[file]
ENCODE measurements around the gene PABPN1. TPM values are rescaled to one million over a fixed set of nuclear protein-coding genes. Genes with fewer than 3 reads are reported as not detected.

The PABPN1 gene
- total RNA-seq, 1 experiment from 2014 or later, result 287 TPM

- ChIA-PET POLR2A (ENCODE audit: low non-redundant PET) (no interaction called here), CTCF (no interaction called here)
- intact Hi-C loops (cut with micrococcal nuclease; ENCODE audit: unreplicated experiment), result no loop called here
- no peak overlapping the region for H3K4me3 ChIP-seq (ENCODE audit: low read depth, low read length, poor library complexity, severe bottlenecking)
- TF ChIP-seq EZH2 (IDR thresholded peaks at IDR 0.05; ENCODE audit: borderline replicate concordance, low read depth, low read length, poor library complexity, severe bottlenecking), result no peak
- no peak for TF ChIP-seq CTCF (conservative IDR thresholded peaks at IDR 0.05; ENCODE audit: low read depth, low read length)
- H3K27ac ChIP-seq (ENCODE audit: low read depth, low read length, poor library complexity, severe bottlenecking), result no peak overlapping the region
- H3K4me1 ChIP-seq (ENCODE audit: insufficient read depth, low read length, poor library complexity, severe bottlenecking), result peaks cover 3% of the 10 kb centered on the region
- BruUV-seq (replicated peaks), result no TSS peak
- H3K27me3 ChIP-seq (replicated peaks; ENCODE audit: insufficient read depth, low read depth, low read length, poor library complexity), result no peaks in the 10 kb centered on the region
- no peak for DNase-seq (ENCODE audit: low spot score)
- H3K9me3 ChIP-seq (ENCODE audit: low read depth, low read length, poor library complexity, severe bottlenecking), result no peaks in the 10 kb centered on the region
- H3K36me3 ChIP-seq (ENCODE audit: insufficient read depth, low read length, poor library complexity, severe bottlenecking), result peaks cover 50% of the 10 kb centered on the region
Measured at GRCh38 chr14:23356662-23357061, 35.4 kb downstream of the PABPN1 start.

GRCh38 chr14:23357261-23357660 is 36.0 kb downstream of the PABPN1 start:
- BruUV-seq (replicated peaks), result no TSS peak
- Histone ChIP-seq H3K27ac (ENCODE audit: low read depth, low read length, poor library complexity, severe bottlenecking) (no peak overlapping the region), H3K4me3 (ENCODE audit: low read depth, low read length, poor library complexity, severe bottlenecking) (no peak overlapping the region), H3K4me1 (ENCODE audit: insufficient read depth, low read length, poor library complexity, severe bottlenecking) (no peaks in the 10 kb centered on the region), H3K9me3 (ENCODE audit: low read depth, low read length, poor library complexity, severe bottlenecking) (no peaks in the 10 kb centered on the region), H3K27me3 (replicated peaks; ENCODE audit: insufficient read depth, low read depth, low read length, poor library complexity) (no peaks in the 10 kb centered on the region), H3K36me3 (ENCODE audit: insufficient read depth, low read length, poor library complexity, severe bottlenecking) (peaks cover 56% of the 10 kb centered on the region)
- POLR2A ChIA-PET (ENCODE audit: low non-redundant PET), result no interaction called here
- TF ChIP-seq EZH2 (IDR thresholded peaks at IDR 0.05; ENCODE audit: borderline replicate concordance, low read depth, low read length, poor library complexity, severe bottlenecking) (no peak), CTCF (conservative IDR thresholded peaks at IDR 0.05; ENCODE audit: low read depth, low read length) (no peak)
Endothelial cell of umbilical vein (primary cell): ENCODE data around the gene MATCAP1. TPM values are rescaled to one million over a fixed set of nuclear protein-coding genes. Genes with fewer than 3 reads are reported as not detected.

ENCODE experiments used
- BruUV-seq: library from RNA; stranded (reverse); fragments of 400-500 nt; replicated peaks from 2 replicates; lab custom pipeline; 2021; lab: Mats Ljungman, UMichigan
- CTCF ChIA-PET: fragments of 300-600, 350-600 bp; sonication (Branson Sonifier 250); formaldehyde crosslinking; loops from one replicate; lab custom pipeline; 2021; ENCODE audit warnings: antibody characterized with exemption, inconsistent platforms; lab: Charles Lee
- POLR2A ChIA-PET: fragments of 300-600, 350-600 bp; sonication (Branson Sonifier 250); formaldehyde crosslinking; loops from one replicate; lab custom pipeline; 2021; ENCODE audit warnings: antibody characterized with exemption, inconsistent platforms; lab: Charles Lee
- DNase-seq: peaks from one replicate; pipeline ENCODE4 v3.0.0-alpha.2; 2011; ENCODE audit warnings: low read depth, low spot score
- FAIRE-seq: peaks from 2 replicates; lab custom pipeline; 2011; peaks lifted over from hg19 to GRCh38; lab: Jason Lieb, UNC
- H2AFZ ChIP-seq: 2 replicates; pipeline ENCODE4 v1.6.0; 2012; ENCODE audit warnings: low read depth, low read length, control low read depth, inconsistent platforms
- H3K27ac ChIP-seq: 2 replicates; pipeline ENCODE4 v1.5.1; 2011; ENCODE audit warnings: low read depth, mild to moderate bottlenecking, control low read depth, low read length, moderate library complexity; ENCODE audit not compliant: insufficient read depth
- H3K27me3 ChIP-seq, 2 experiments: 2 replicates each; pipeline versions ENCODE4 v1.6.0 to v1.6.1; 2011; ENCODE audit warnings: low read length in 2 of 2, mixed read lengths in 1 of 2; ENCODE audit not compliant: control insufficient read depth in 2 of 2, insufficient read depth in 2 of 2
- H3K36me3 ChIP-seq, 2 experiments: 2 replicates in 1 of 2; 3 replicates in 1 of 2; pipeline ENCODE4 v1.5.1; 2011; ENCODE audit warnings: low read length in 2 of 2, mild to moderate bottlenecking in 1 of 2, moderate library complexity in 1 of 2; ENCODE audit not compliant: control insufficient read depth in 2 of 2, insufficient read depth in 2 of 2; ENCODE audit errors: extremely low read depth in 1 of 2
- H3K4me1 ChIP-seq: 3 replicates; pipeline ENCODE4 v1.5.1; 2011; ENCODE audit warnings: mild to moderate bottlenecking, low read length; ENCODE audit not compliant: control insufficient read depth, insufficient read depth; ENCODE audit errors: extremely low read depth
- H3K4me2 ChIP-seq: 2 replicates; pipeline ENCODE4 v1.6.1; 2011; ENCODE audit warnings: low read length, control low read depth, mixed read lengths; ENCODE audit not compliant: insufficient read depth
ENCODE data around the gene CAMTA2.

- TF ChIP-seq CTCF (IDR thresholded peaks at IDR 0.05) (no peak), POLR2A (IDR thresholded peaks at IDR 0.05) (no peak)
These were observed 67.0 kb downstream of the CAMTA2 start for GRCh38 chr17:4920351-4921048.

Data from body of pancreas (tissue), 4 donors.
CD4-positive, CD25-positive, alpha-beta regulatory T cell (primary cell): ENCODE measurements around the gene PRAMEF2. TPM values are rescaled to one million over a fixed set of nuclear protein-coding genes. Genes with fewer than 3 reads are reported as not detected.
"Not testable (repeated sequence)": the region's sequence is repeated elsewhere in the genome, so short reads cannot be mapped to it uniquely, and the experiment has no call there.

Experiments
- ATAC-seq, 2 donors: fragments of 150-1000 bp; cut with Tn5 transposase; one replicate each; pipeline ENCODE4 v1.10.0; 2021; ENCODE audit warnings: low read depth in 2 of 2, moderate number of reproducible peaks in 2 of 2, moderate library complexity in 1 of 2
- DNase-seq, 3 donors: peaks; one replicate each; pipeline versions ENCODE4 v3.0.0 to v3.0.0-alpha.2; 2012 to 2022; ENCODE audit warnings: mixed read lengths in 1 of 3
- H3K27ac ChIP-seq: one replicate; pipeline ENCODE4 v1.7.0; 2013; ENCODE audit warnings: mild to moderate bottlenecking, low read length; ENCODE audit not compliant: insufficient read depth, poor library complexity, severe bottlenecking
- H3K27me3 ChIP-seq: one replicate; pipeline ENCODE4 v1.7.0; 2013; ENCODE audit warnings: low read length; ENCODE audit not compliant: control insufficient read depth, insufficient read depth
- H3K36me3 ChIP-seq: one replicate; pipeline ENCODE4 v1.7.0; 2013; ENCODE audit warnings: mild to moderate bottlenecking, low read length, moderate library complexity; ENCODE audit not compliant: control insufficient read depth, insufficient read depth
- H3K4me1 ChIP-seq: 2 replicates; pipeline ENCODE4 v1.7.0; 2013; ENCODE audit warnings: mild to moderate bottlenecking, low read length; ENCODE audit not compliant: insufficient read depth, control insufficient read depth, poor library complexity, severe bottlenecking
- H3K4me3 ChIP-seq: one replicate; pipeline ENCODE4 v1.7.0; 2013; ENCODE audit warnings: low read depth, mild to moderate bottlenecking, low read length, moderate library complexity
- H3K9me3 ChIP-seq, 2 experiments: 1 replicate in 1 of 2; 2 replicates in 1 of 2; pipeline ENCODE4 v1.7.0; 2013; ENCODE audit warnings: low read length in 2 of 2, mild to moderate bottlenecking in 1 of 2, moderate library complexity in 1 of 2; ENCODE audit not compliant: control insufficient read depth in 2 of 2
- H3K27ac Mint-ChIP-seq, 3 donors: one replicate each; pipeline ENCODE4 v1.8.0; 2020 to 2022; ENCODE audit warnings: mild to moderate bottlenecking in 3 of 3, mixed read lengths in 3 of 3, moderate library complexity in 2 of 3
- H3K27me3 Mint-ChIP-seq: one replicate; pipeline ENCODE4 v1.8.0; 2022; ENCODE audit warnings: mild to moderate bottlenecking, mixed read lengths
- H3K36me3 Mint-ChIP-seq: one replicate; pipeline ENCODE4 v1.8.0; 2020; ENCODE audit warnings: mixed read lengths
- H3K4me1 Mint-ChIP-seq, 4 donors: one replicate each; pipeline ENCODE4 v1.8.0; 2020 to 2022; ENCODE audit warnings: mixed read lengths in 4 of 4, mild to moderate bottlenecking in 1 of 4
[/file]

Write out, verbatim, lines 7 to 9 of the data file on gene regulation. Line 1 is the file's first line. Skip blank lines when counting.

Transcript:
- TF ChIP-seq EZH2 (IDR thresholded peaks at IDR 0.05; ENCODE audit: borderline replicate concordance, low read depth, low read length, poor library complexity, severe bottlenecking), result no peak
- no peak for TF ChIP-seq CTCF (conservative IDR thresholded peaks at IDR 0.05; ENCODE audit: low read depth, low read length)
- H3K27ac ChIP-seq (ENCODE audit: low read depth, low read length, poor library complexity, severe bottlenecking), result no peak overlapping the region